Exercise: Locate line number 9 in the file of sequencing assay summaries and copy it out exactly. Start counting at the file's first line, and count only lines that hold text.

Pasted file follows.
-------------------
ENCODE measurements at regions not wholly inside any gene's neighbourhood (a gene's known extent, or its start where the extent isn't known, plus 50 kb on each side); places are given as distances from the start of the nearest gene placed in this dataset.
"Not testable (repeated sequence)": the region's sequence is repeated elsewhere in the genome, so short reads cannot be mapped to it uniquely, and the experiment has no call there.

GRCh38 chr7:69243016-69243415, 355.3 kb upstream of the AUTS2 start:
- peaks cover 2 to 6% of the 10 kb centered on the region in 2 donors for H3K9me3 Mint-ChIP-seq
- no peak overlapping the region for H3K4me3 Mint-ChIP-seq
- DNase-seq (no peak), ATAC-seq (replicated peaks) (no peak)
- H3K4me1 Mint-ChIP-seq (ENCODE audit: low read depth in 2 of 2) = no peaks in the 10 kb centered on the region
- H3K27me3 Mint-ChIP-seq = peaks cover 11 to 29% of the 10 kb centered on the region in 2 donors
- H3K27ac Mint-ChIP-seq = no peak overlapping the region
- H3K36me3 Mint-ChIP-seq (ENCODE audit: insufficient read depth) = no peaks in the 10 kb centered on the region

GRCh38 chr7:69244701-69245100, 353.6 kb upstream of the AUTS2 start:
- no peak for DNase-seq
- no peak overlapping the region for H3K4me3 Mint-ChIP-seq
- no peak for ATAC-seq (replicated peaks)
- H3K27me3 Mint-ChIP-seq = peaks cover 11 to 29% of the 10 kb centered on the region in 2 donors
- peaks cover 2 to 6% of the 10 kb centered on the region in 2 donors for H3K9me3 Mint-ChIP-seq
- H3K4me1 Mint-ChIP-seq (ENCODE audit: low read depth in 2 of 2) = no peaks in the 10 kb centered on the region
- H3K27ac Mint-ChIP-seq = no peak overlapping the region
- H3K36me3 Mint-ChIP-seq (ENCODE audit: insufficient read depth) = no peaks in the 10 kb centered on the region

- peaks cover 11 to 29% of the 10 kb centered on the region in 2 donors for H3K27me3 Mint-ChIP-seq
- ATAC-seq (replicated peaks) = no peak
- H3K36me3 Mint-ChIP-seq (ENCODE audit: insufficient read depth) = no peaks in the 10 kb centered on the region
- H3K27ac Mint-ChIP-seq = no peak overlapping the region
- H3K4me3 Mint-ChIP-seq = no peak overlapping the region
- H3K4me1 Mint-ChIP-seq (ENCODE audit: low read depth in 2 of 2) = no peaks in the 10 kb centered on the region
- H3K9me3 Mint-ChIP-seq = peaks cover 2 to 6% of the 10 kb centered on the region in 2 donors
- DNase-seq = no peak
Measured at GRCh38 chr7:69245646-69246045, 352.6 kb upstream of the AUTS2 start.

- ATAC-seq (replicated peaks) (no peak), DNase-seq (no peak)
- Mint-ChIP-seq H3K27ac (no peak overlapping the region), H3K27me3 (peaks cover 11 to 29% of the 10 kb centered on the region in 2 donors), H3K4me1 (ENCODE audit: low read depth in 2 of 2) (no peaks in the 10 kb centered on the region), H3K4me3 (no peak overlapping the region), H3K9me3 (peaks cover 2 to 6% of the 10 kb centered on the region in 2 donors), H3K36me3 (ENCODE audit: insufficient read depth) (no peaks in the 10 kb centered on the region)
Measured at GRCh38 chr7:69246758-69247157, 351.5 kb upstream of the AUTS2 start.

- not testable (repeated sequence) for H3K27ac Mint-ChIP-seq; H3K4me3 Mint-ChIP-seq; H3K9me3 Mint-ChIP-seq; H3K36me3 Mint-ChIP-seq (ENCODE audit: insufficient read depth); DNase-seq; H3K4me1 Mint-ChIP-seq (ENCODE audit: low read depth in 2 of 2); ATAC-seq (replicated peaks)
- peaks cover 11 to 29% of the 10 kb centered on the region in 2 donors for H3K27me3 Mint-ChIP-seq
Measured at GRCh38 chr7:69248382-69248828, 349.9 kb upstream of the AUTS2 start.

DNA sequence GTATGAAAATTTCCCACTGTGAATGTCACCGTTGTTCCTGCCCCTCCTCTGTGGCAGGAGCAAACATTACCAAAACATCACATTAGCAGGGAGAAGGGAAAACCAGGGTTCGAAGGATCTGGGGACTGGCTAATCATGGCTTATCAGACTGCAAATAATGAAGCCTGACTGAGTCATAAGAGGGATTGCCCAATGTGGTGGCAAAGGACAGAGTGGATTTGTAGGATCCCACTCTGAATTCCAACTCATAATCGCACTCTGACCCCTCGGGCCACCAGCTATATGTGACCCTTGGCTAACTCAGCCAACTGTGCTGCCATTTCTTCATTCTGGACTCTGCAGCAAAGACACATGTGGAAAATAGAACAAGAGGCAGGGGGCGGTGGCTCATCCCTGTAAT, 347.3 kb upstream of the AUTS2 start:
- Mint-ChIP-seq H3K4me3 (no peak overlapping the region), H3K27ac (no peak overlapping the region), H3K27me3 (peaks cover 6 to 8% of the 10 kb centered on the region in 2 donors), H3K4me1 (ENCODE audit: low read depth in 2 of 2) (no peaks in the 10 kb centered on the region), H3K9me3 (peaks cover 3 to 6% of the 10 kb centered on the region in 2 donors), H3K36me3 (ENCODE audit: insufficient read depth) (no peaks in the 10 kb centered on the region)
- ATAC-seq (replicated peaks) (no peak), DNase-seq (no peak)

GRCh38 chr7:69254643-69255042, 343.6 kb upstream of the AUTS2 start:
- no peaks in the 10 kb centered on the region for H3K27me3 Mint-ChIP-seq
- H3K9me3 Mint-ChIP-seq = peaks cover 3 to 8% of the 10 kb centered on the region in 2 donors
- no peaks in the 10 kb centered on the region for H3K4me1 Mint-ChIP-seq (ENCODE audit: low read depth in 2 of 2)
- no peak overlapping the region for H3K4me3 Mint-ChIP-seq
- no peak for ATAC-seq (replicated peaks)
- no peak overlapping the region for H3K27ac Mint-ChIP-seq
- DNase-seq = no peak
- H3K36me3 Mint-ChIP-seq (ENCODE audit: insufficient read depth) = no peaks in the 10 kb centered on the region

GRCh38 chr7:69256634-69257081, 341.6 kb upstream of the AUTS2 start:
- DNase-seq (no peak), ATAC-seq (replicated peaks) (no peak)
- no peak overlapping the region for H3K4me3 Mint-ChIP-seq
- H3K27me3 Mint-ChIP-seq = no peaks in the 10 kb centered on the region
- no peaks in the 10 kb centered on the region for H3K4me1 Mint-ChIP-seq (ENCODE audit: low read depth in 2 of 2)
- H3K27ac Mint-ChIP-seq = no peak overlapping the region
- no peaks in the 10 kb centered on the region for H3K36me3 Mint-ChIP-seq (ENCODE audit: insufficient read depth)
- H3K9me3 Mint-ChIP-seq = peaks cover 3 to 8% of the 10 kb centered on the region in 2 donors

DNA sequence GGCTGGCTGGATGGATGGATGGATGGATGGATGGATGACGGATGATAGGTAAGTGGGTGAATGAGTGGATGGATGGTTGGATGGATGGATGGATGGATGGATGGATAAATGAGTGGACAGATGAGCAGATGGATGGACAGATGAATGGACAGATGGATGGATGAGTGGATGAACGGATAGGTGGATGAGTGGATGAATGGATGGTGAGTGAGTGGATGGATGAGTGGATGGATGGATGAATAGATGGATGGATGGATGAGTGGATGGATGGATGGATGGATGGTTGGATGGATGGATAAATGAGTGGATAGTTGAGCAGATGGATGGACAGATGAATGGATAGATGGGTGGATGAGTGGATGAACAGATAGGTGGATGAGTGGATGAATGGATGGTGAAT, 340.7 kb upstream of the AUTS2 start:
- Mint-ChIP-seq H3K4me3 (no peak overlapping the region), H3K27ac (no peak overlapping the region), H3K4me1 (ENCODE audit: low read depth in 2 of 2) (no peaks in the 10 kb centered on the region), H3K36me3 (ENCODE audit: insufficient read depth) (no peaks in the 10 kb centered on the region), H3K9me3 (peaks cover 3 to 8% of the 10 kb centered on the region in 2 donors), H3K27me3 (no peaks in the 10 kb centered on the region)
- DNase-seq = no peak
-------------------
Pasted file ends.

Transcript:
- H3K27ac Mint-ChIP-seq = no peak overlapping the region